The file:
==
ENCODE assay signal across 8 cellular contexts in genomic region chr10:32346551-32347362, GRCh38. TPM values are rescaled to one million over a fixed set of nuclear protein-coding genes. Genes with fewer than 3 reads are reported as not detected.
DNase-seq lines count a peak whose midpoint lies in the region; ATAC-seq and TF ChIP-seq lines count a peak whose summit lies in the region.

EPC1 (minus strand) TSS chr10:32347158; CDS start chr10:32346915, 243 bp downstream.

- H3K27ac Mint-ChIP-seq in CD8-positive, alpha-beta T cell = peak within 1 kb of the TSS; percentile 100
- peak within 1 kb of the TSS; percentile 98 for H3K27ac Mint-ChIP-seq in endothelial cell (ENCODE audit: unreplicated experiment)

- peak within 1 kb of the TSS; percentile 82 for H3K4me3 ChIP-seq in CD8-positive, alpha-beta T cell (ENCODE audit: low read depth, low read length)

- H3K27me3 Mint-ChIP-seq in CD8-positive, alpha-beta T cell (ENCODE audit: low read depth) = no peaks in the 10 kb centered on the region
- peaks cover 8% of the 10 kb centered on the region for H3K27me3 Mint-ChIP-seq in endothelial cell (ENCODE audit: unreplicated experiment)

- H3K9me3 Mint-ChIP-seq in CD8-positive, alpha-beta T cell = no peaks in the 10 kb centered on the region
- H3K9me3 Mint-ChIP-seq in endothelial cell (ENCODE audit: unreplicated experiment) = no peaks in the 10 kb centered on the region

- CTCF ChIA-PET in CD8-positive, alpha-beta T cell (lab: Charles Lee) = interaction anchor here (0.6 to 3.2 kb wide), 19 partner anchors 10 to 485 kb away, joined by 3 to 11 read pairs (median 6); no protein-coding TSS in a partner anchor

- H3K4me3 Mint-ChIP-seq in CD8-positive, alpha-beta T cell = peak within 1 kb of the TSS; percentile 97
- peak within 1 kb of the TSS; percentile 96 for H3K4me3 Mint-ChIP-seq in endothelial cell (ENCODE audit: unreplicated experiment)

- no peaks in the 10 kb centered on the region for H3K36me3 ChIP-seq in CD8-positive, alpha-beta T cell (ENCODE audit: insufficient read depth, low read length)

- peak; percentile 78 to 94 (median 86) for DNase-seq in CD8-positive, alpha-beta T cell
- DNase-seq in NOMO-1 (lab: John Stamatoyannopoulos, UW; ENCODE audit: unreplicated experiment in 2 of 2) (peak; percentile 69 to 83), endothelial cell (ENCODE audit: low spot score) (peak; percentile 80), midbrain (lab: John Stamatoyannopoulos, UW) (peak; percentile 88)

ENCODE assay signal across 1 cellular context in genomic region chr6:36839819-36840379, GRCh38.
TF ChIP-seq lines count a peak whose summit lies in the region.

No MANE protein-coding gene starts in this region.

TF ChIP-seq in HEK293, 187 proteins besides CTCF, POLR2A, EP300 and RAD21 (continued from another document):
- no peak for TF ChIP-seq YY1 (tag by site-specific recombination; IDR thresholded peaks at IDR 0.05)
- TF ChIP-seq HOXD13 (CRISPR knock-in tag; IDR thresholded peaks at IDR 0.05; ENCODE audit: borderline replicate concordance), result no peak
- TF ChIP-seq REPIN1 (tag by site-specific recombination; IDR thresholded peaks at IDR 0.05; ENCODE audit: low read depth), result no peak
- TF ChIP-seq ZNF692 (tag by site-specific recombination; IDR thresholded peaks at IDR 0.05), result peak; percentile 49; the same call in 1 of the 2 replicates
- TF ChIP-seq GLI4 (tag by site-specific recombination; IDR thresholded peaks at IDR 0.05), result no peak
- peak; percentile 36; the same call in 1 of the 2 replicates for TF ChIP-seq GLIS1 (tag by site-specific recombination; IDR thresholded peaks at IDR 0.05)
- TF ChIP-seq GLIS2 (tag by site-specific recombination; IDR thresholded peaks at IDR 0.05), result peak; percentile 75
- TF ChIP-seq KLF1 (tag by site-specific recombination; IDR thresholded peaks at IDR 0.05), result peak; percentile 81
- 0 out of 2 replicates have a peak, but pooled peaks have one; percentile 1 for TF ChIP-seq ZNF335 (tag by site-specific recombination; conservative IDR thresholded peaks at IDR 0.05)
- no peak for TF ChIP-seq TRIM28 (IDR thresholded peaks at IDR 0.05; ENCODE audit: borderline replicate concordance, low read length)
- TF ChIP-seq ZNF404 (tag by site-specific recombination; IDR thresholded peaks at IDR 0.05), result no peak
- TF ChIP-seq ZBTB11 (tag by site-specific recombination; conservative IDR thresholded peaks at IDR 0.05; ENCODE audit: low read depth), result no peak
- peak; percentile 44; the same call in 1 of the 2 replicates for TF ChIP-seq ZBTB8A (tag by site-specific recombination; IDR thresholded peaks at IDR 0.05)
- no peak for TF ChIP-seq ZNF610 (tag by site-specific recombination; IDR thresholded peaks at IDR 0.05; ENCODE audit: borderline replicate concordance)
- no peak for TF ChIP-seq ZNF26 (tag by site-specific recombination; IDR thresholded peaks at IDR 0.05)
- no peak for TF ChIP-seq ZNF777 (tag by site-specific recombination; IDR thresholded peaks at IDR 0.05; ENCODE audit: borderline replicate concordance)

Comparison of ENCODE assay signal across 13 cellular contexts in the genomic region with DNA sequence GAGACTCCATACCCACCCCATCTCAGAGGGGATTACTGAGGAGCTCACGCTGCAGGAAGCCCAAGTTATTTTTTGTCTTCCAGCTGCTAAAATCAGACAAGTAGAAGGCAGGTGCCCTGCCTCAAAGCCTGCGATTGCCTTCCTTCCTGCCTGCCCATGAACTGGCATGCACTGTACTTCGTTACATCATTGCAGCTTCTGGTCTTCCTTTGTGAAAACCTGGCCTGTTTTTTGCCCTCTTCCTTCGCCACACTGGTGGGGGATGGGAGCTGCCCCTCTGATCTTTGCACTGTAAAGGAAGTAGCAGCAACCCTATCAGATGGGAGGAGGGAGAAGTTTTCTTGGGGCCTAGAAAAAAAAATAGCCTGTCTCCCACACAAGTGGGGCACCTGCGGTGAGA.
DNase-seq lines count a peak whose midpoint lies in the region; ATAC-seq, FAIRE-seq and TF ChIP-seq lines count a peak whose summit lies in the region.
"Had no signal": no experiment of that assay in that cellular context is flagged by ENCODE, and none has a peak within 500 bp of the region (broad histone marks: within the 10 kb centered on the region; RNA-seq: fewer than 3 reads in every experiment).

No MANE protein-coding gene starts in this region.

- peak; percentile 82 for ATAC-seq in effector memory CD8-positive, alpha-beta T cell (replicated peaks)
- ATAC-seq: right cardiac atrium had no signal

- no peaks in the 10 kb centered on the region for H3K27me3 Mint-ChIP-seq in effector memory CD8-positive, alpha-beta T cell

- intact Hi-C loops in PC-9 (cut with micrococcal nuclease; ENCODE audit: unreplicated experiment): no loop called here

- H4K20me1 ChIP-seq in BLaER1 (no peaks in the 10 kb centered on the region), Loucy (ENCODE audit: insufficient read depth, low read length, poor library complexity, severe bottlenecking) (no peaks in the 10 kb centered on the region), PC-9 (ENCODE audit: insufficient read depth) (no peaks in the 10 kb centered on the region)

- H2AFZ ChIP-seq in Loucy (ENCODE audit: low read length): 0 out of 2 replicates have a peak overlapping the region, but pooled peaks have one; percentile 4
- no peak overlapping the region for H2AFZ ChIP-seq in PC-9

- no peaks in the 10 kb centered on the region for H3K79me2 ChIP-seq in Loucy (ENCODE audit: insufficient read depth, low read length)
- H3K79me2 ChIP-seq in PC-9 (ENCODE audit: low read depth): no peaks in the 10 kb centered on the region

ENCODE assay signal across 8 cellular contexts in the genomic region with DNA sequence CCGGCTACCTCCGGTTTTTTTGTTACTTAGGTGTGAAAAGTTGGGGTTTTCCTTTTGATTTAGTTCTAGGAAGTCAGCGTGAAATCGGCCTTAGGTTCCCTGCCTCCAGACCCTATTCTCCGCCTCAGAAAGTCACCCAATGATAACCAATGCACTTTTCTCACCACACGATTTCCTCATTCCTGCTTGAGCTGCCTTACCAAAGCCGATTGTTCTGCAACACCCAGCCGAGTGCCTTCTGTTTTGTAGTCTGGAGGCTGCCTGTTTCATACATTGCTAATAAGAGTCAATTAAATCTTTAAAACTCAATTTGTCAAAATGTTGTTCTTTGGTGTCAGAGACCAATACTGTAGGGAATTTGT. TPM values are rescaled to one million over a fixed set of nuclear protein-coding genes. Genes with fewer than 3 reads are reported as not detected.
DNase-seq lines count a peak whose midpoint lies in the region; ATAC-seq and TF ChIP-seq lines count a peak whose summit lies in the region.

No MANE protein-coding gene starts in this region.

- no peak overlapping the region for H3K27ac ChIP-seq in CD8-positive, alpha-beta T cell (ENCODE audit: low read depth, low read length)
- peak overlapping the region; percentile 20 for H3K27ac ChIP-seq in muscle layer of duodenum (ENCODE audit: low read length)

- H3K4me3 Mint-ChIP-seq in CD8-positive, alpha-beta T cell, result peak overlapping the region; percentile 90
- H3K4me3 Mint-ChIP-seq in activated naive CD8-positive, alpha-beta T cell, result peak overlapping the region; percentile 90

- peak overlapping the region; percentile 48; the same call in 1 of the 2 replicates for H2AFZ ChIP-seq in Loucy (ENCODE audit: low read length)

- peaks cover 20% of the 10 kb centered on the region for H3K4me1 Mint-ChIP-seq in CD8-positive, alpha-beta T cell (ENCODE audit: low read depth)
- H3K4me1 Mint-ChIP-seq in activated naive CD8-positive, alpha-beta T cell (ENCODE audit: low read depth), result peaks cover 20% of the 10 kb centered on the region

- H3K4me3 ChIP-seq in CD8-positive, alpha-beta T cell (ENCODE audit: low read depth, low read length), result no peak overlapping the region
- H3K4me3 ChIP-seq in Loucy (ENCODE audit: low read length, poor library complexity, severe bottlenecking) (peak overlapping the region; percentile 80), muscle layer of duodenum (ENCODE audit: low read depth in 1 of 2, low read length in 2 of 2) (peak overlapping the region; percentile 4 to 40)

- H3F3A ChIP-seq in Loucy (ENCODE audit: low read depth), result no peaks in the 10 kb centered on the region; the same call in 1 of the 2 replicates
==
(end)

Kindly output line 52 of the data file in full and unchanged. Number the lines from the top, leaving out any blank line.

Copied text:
No MANE protein-coding gene starts in this region.